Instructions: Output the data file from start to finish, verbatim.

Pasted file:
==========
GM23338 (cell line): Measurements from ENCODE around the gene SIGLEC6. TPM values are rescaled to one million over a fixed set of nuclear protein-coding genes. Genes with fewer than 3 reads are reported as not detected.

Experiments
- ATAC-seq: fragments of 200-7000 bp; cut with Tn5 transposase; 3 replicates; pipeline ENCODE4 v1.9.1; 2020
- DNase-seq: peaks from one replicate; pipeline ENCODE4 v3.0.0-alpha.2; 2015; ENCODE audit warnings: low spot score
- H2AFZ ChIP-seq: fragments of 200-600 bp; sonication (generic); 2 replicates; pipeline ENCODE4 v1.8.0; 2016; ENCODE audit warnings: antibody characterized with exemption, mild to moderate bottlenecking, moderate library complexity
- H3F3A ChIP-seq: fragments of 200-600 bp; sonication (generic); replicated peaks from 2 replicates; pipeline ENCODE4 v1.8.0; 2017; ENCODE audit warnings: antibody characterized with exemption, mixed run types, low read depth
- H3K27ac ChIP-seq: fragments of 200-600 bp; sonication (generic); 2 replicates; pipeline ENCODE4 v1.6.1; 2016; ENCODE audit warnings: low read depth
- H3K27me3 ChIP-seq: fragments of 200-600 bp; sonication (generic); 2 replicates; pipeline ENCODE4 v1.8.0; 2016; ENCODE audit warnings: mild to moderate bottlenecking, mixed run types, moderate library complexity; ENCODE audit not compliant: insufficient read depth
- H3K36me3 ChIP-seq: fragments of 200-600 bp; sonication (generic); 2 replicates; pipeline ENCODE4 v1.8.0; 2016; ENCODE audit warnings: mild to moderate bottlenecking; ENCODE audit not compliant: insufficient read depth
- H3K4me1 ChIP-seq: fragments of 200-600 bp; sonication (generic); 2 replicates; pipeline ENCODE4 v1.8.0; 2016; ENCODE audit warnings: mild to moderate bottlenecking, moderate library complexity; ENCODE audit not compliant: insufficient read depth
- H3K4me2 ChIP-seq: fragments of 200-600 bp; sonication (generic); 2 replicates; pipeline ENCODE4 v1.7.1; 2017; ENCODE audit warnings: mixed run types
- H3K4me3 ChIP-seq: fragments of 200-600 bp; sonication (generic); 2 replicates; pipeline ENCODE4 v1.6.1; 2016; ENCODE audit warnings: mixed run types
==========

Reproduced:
GM23338 (cell line): Measurements from ENCODE around the gene SIGLEC6. TPM values are rescaled to one million over a fixed set of nuclear protein-coding genes. Genes with fewer than 3 reads are reported as not detected.

Experiments
- ATAC-seq: fragments of 200-7000 bp; cut with Tn5 transposase; 3 replicates; pipeline ENCODE4 v1.9.1; 2020
- DNase-seq: peaks from one replicate; pipeline ENCODE4 v3.0.0-alpha.2; 2015; ENCODE audit warnings: low spot score
- H2AFZ ChIP-seq: fragments of 200-600 bp; sonication (generic); 2 replicates; pipeline ENCODE4 v1.8.0; 2016; ENCODE audit warnings: antibody characterized with exemption, mild to moderate bottlenecking, moderate library complexity
- H3F3A ChIP-seq: fragments of 200-600 bp; sonication (generic); replicated peaks from 2 replicates; pipeline ENCODE4 v1.8.0; 2017; ENCODE audit warnings: antibody characterized with exemption, mixed run types, low read depth
- H3K27ac ChIP-seq: fragments of 200-600 bp; sonication (generic); 2 replicates; pipeline ENCODE4 v1.6.1; 2016; ENCODE audit warnings: low read depth
- H3K27me3 ChIP-seq: fragments of 200-600 bp; sonication (generic); 2 replicates; pipeline ENCODE4 v1.8.0; 2016; ENCODE audit warnings: mild to moderate bottlenecking, mixed run types, moderate library complexity; ENCODE audit not compliant: insufficient read depth
- H3K36me3 ChIP-seq: fragments of 200-600 bp; sonication (generic); 2 replicates; pipeline ENCODE4 v1.8.0; 2016; ENCODE audit warnings: mild to moderate bottlenecking; ENCODE audit not compliant: insufficient read depth
- H3K4me1 ChIP-seq: fragments of 200-600 bp; sonication (generic); 2 replicates; pipeline ENCODE4 v1.8.0; 2016; ENCODE audit warnings: mild to moderate bottlenecking, moderate library complexity; ENCODE audit not compliant: insufficient read depth
- H3K4me2 ChIP-seq: fragments of 200-600 bp; sonication (generic); 2 replicates; pipeline ENCODE4 v1.7.1; 2017; ENCODE audit warnings: mixed run types
- H3K4me3 ChIP-seq: fragments of 200-600 bp; sonication (generic); 2 replicates; pipeline ENCODE4 v1.6.1; 2016; ENCODE audit warnings: mixed run types